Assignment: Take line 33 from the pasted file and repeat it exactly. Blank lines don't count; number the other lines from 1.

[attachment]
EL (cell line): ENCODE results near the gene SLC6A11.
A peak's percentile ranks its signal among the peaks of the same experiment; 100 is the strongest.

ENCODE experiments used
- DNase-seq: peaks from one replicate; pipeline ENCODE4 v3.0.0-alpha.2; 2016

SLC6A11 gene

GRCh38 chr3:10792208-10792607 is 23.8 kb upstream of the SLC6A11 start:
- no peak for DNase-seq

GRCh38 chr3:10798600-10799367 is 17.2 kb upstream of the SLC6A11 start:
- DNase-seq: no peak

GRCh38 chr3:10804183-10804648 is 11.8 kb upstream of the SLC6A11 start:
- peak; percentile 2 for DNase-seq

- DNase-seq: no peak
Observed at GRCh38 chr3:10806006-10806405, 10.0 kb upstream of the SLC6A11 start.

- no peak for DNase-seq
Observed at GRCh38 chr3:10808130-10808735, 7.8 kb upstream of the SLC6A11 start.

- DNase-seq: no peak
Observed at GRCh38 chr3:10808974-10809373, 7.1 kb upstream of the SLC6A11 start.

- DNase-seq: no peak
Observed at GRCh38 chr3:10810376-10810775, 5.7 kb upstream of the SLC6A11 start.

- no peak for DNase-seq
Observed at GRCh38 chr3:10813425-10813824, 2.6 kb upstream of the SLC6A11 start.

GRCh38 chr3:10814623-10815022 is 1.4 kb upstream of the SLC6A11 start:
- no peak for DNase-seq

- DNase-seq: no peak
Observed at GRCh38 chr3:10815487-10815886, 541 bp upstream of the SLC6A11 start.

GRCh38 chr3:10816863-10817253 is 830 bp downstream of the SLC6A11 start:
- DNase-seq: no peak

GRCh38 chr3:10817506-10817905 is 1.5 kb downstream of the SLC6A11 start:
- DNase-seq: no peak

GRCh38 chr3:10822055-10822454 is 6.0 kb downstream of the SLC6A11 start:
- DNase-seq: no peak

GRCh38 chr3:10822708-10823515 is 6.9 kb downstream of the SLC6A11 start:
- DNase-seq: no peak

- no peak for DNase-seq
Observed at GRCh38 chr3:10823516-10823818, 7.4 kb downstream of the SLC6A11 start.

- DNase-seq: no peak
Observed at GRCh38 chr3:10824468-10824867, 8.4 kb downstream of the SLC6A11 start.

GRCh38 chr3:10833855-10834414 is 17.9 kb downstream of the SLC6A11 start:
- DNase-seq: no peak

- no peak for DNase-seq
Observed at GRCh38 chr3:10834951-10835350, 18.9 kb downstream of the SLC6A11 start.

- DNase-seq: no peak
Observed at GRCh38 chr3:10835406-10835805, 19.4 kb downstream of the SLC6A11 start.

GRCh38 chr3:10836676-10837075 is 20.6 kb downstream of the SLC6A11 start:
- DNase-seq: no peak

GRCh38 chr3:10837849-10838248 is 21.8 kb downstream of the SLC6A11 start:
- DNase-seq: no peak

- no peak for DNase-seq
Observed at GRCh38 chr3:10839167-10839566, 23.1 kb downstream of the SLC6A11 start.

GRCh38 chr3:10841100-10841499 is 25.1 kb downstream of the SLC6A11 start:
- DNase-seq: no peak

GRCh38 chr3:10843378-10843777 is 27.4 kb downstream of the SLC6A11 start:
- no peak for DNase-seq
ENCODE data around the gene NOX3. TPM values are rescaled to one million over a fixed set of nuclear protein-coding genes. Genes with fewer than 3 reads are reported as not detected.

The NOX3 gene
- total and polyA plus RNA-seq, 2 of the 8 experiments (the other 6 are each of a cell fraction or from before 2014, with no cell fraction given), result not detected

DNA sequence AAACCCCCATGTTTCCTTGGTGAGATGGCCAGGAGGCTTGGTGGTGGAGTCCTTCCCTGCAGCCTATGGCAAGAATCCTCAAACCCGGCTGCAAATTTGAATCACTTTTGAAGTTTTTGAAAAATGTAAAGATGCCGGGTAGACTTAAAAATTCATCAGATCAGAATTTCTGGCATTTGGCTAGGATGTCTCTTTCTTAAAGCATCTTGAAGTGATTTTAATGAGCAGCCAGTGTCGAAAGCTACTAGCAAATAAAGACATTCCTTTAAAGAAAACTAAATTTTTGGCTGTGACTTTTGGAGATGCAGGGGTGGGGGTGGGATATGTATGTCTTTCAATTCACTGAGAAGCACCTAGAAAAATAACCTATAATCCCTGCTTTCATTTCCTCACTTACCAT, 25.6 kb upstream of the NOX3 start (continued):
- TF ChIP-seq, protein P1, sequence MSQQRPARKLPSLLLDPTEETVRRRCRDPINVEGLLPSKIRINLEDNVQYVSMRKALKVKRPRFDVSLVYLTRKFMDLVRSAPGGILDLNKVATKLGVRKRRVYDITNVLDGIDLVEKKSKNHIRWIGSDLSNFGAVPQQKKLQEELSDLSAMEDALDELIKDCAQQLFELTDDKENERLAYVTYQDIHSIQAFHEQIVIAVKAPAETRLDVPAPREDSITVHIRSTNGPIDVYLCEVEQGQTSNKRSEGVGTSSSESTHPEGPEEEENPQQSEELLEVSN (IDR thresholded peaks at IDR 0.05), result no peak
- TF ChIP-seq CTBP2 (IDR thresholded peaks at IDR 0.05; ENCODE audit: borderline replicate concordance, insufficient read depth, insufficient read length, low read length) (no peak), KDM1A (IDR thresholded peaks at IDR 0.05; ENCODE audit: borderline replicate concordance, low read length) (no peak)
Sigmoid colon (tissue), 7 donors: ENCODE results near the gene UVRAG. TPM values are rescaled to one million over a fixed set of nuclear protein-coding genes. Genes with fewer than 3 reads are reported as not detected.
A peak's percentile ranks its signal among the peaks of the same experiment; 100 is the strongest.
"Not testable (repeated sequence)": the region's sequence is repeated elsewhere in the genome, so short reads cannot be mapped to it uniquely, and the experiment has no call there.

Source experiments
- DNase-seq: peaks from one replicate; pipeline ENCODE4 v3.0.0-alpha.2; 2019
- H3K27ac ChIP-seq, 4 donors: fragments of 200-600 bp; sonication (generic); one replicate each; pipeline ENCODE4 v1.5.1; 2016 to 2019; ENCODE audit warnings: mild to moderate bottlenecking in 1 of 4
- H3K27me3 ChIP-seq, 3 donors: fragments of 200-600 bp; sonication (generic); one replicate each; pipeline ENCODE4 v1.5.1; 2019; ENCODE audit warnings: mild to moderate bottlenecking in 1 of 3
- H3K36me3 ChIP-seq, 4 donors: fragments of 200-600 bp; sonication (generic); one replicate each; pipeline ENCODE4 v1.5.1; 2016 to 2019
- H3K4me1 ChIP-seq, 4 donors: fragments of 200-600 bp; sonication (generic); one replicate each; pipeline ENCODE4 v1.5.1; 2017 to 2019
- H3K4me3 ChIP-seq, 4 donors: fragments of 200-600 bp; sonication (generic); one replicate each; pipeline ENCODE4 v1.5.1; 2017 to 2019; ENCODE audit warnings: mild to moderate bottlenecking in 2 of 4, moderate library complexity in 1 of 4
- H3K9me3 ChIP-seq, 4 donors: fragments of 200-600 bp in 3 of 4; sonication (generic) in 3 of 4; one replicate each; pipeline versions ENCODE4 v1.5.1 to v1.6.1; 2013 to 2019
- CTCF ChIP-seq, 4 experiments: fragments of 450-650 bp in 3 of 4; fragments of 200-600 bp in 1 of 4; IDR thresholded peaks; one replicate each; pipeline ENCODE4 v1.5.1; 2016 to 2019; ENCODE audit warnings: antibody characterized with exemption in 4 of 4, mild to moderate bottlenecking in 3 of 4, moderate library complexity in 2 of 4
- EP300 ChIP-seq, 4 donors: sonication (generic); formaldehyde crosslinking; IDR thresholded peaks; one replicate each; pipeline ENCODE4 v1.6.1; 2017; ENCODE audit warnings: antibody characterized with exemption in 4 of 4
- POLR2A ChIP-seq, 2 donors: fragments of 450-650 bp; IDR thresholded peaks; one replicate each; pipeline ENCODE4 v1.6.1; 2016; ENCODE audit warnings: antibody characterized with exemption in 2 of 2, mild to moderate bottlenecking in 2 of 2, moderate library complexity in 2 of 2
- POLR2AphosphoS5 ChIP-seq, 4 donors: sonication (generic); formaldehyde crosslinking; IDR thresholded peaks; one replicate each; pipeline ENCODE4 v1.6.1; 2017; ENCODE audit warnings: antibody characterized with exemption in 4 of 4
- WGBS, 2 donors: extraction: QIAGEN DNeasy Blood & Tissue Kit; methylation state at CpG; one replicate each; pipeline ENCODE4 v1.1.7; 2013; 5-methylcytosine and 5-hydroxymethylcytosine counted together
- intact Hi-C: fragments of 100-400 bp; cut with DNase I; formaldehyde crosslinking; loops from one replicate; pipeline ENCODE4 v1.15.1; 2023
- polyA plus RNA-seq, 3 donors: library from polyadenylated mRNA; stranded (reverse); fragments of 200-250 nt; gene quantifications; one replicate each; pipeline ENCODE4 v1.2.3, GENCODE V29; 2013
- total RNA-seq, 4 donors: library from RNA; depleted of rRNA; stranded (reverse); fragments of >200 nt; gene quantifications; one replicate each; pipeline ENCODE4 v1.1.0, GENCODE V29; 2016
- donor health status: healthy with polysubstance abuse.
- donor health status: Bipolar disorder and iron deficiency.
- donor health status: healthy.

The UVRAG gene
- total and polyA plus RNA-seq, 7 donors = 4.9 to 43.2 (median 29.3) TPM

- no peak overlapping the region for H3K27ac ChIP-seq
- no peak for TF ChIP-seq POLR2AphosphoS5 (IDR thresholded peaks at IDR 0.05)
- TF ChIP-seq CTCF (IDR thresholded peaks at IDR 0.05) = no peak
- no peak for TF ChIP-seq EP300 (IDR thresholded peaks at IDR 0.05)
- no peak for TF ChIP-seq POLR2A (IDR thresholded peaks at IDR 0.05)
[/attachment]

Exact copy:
- DNase-seq: no peak